• Other infections: Bacterial and viral infections aren’t limited to sexually transmitted ones. Infections can spread from your kidneys and liver, causing inflammation that can lead to back pain.

If the cause of your back pain isn’t immediately obvious, such as a sports injury, you should consult your doctor to rule out issues like these.

When Should You Get Tested?

In short, anyone who is sexually active is at risk for STDs, and knowing your status is your responsibility. You should receive STD testing if you suspect a partner of cheating, you are starting a new sexual relationship, or you have any other reason to suspect an infection. Likewise, if you have multiple sexual partners or you don’t know your partners well, you should add regular STD tests to your routine.

When Do You Need to Get Tested for Chlamydia?

If you have any of the chlamydia symptoms listed above, or if you have mysterious back pain that isn’t clearing up, testing for chlamydia can give you some peace of mind. If your partner or ex-partner has recently tested positive for chlamydia, you should also get a test for yourself.

When Should You Get Tested for Gonorrhea?

Testing for gonorrhea at Rapid STD Testing’s test centers is easy and convenient, which means you can receive testing with every new partner if you want. Likewise, if you suspect gonorrhea exposure, have symptoms, or just have no idea why your back hurts, you should schedule STD testing at a clinic near you.

Other Less-Known Symptoms of STDs

When people think about sexually transmitted diseases, they usually think of itching, burning rashes, or sores that don’t smell right. However, STDs can cause issues in other parts of your body as well. In addition to the back pain that we discussed in this post, STDs can cause the following symptoms in other parts of your body:

  • Pelvic pain: One of the most common causes of pelvic pain is called pelvic inflammatory disease (PID). This is usually the result of a long-term sexually transmitted infection, most commonly gonorrhea or chlamydia.
  • Joint pain: The relationship between STDs and joint pain is complex. Many STDs, including HIV, can cause flu-like symptoms and temporary joint pain. Meanwhile, chlamydia and gonorrhea can both cause a chronic condition called “gonococcal arthritis” if the infection reaches your bloodstream.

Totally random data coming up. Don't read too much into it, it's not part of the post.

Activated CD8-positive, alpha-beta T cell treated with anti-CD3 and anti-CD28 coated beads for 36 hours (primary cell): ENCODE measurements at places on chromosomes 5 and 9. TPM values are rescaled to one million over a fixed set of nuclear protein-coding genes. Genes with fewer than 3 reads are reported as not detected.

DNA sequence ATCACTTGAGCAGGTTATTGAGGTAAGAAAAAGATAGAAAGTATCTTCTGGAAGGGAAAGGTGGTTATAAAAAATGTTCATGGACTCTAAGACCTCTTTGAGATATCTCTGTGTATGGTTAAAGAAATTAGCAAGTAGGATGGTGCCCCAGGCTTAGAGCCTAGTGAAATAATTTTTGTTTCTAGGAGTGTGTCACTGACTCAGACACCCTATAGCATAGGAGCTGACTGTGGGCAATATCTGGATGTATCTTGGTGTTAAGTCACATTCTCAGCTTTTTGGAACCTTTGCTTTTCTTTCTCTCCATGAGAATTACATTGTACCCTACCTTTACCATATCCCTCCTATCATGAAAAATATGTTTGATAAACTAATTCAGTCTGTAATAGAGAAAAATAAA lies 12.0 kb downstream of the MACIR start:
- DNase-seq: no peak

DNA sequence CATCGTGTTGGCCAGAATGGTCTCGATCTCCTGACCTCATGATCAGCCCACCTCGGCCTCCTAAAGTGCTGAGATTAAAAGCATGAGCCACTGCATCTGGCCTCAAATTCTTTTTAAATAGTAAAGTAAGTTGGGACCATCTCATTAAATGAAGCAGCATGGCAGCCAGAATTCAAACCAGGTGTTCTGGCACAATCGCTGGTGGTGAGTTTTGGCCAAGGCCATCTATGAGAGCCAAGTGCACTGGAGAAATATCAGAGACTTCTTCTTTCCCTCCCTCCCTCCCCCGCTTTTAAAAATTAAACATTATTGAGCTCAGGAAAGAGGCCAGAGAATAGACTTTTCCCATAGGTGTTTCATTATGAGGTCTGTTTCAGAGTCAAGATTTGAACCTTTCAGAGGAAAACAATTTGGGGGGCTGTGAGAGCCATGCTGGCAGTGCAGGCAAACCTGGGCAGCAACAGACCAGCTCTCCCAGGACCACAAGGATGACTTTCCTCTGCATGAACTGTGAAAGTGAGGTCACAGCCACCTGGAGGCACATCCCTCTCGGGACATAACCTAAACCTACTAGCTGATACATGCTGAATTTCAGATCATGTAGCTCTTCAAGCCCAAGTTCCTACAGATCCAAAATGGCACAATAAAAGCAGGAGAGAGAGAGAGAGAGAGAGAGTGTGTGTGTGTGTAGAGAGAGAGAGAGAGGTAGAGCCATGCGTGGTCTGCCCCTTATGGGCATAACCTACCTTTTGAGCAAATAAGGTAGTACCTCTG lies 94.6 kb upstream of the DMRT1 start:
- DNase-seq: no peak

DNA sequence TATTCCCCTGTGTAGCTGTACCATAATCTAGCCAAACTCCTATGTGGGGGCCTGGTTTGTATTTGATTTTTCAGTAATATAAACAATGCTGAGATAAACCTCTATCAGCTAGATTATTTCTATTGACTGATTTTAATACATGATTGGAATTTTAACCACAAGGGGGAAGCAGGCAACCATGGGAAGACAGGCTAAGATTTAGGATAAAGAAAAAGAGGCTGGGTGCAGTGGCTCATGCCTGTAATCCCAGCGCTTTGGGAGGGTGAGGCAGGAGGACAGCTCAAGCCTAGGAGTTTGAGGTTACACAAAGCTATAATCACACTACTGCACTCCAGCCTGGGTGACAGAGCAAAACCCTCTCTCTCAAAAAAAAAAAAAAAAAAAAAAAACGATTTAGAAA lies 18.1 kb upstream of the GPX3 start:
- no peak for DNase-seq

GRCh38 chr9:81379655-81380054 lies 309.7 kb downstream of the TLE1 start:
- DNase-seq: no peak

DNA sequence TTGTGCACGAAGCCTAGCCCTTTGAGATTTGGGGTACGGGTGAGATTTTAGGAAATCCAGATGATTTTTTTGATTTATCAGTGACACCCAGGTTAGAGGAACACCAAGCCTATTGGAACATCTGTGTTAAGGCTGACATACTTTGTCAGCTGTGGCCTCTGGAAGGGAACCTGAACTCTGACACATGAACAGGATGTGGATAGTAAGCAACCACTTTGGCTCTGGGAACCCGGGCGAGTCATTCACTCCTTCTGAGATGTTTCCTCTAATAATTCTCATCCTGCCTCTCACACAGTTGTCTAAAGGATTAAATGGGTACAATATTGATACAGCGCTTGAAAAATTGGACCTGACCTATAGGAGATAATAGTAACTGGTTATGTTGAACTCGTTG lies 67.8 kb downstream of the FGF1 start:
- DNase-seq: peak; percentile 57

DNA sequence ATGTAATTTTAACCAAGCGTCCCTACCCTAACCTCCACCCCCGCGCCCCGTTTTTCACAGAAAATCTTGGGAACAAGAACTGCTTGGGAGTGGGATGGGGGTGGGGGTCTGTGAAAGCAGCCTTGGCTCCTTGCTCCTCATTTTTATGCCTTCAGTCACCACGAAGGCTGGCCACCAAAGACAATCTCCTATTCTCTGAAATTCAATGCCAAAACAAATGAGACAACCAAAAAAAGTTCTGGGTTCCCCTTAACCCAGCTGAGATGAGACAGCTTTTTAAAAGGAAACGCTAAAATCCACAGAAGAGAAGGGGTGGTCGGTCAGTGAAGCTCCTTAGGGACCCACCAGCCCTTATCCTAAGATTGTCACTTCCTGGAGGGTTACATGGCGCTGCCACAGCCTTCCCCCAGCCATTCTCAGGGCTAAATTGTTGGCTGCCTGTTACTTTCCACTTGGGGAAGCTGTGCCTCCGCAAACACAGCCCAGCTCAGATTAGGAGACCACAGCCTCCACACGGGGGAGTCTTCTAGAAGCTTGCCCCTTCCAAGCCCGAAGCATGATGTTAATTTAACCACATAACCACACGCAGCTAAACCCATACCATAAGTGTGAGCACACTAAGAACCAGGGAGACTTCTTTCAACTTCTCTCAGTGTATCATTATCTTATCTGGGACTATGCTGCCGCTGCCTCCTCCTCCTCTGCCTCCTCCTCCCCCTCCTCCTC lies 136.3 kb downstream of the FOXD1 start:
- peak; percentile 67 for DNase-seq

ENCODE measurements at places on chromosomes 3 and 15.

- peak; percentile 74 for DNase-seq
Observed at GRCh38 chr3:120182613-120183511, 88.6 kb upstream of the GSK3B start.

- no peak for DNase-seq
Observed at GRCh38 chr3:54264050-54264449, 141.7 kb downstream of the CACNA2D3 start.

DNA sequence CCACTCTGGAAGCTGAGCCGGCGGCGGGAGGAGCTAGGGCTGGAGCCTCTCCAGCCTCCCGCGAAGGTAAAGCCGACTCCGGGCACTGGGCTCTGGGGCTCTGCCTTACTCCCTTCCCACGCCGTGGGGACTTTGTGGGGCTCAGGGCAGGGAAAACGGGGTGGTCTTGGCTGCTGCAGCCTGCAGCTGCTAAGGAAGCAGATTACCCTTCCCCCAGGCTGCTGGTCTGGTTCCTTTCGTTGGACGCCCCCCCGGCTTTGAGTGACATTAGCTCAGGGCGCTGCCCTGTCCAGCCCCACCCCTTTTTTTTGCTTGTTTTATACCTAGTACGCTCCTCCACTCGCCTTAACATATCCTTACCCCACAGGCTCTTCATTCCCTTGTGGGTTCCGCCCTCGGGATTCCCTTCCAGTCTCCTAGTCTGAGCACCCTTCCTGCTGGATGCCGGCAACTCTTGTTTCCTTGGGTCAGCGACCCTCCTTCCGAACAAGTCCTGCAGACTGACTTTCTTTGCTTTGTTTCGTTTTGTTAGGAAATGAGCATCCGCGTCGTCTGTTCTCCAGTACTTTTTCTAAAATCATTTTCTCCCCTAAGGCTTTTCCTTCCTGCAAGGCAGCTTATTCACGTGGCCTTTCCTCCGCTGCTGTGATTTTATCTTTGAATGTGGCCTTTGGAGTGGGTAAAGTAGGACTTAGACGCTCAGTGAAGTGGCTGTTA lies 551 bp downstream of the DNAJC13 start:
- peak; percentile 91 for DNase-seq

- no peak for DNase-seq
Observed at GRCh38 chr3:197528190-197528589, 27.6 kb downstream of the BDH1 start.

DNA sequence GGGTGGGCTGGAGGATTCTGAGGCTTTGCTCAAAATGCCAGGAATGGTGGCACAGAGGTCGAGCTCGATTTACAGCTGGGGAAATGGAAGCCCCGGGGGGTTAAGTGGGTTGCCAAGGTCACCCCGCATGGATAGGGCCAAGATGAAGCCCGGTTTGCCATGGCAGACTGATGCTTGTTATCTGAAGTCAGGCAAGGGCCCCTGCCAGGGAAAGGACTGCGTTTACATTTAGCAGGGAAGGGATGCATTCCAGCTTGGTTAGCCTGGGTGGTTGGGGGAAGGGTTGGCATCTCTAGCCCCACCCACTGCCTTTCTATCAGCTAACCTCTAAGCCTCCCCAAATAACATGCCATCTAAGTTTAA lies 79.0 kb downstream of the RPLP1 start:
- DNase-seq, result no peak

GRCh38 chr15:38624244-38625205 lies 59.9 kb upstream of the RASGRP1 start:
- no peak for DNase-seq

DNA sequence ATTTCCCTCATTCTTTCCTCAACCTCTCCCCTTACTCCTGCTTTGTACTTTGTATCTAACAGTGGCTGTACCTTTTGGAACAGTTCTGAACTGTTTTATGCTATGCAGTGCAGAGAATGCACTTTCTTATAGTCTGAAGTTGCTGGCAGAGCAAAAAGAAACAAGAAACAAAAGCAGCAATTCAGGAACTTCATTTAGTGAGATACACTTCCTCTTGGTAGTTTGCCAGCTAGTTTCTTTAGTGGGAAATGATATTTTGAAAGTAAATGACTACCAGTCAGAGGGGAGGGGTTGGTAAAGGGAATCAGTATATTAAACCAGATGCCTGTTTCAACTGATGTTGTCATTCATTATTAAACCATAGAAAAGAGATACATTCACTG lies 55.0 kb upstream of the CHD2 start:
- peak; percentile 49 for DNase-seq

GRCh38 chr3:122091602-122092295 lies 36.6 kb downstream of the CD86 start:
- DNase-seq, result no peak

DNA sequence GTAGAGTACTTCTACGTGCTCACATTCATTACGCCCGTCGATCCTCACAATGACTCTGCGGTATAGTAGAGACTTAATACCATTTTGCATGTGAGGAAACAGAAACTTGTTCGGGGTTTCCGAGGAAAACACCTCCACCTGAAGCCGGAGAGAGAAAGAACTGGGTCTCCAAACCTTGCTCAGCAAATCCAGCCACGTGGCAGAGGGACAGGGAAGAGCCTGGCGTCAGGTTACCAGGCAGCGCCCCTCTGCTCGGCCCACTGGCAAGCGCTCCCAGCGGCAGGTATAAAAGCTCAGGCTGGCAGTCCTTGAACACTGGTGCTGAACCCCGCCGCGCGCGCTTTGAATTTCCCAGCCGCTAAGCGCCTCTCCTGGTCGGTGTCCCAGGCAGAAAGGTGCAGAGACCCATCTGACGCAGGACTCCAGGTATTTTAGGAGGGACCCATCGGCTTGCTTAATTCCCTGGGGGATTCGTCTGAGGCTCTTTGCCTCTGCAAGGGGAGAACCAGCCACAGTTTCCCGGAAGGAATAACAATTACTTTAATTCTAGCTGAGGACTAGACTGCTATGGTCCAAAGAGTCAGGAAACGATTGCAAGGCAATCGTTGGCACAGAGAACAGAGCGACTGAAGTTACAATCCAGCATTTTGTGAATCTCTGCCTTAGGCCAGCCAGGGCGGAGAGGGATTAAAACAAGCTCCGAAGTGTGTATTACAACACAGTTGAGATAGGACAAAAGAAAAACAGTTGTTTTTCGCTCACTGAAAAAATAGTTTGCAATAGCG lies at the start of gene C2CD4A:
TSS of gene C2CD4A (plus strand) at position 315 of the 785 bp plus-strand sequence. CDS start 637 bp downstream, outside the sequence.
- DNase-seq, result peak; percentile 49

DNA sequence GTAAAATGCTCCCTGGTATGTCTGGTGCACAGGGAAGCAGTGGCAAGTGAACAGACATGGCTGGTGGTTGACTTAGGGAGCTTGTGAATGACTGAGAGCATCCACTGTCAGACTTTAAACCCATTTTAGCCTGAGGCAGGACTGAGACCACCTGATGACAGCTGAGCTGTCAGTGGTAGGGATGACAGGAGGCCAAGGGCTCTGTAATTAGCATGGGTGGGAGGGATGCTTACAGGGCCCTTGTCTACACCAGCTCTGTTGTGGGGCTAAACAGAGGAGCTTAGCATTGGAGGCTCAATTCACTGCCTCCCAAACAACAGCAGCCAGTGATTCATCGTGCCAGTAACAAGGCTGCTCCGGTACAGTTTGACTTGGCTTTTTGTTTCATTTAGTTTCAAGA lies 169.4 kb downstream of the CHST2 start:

• Swollen lymph nodes: Some STDs, including gonorrhea, syphilis, herpes, chlamydia, and HIV, can cause your lymph nodes to swell before they cause any of their more characteristic symptoms.
  • Throat infections: Not all STDs are limited to the genitals. People who have oral sex should be on the lookout for thrush, sore throat, and other similar throat infections, as these can be the first sign of an STD.
  • Full body rash: If you get a new rash after having unprotected sex, you should receive STI testing, regardless of where the rash is located. Syphilis and HIV can both include odd rashes in the early stages of infection.

What to Do if You Suspect an STD

STIs can cause more than back pain. The first thing you should do if you suspect you have one is to get a 10-panel STD test from one of the convenient centers at Rapid STD Testing. Now that you know what STD causes lower back pain, you can contact us to learn more or to schedule your STI test.

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By: Karen Terry
February 4, 2023

With a profound passion for making intricate medical information accessible to all, John possesses a unique ability to simplify complex concepts without sacrificing accuracy or depth. Armed with a comprehensive understanding of various healthcare fields, John is well-versed in the latest research and advancements. However, what truly sets him apart is his remarkable talent for distilling this wealth of knowledge into engaging, reader-friendly content.